Bonsai that delicate tree that lives in a tiny pot is very dependent on the quality of the soil that helps it breathe, gain nutrients and water. Without this proper mixture your tree would suffer and if not cared for properly would most likely die.
How do I know the best bonsai soil?
Soil is the primary medium in which your tree will get its air and water. Bonsai requires a more thoughtful selection of soil and soil additives in order for it to thrive more.
Actually, there’s no best bonsai soil to use. The secret comes from different brands and types of soil you use; and from your own incredible techniques in combining and mixing soil until you’re satisfied with the results. In fact, the bonsai tree soil and its additives will determine the health of your bonsai’s roots. Moreover, determining an effective bonsai soil is extremely important if you want your bonsai to flourish. A good bonsai soil mixture is made up in such a way that any water added to the soil drains out quickly, and prevents the roots of your bonsai from washing out.
What do I need to make bonsai soil?
If you wish to make a bonsai soil at home, you will need a loam, sphagnum peat moss, and granite grit. This mixture can give you a good blend for your bonsai tree. To prevent damage roots, make sure that the water is drained completely.
There are some complete potting soils available which includes Akadama, Fujiyama Potting Medium, and Kanuma. The additives or components to make a complete potting medium are zeolite, river sands. Pine bark, peat moss, grit, and calcined clay.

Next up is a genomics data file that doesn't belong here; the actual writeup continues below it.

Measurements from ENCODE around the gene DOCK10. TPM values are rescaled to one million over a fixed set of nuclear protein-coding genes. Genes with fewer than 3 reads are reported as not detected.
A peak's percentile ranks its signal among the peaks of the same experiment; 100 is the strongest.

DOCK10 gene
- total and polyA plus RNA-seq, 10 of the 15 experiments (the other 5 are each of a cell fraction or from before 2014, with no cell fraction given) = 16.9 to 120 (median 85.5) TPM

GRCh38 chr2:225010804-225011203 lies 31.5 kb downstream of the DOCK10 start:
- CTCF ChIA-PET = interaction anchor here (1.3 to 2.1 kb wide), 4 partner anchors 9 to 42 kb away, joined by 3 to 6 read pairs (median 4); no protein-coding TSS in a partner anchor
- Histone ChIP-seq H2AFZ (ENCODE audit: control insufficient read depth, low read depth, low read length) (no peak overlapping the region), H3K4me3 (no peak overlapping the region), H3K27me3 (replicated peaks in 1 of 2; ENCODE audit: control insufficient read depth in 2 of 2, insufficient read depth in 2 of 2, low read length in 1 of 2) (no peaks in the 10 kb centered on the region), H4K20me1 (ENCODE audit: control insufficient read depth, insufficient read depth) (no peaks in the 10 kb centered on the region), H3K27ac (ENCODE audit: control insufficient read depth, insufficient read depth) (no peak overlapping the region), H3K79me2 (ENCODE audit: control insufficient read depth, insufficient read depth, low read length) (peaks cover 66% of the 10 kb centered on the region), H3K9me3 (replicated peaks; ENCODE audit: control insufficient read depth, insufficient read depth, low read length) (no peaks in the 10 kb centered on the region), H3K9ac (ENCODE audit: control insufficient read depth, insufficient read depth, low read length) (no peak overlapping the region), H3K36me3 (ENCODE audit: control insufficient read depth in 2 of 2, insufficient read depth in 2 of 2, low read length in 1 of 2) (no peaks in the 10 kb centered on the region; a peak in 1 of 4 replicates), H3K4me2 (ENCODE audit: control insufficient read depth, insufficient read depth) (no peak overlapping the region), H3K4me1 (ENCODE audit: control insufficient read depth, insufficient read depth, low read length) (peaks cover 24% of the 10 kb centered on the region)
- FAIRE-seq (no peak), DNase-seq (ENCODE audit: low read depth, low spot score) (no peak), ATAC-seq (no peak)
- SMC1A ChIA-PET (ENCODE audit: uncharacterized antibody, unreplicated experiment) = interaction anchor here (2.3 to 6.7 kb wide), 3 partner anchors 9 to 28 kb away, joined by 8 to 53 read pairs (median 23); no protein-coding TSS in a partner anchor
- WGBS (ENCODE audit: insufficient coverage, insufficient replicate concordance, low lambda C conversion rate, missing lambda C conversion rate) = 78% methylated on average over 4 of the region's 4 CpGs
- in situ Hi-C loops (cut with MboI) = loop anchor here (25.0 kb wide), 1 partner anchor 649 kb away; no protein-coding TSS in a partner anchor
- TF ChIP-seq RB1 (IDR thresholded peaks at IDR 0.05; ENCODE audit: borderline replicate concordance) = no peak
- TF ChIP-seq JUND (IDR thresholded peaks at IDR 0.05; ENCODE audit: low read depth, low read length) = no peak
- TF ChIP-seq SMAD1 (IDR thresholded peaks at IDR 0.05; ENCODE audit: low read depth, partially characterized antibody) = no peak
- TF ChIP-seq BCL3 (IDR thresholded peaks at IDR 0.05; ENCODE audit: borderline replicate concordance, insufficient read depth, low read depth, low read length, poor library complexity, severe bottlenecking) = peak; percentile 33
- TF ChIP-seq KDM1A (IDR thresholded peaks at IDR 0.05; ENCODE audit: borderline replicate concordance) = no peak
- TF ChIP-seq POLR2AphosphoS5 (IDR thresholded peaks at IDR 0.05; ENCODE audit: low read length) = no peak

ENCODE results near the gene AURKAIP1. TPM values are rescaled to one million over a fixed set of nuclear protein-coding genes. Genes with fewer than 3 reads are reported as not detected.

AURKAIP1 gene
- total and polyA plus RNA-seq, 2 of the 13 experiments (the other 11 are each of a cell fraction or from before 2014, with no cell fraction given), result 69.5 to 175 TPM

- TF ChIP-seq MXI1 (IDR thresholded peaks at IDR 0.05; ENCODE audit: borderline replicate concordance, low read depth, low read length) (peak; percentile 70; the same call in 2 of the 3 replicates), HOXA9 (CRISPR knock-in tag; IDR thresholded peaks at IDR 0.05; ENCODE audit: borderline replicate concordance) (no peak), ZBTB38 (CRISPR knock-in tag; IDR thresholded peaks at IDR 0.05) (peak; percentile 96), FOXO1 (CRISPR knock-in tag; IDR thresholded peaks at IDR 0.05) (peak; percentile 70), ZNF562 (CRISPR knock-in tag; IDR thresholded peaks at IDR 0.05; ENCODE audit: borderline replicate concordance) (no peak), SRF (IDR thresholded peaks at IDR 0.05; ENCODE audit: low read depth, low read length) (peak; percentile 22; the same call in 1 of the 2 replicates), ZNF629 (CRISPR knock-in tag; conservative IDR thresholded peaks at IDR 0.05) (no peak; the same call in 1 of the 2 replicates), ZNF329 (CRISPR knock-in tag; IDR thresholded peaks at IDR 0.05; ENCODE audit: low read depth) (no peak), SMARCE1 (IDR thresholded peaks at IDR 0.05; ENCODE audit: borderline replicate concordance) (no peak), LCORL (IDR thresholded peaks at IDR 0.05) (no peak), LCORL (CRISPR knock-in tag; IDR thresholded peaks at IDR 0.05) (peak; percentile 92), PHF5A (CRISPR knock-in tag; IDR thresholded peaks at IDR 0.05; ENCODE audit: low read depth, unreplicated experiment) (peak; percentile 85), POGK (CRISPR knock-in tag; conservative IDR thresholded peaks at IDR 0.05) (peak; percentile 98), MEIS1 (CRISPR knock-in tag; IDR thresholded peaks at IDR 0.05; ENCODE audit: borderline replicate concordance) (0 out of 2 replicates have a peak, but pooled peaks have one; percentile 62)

Akadama is also known as red clay soil. This type is widely available and is manufactured in Japan. It is graded by particle size whether it’s fine, very fine and standard. It contains no organic matter and the granules retain their structure for years and are able to drain and hold sufficient water. Moreover, Akadama is best suited to high summer rainfall and moderately cold temperatures in winter. This type of soil prevents water-logging and freezing.
Fujiyama is best used as a wetting agent and very useful for all bonsai plants.
Kanuma in Japanese is ‘dirt’, and is dug up from 10 feet below. It is named after the region in Japan. This soil is ideal for acid-loving plant like Azalea, Gardenia and Camellias.
Kiryu is a Japanese imported mixture which is made up of clay and pumice. This mixture is deal for plants which require extra drainage like pine trees and evergreens. Kiryu is also mixed with normal oil for it allows air circulation.
Kyodama is a traditional volcanic grit and is often mixed with other soils. This soil holds moisture, and has a neutral ph.
About the Author: Elias Cortez is freelancer writer that specializes in writing in the education field for students looking to pursue a career in graphic design. Read his latest articles titled “Graphic design schools” and “Graphic design career information” to learn more.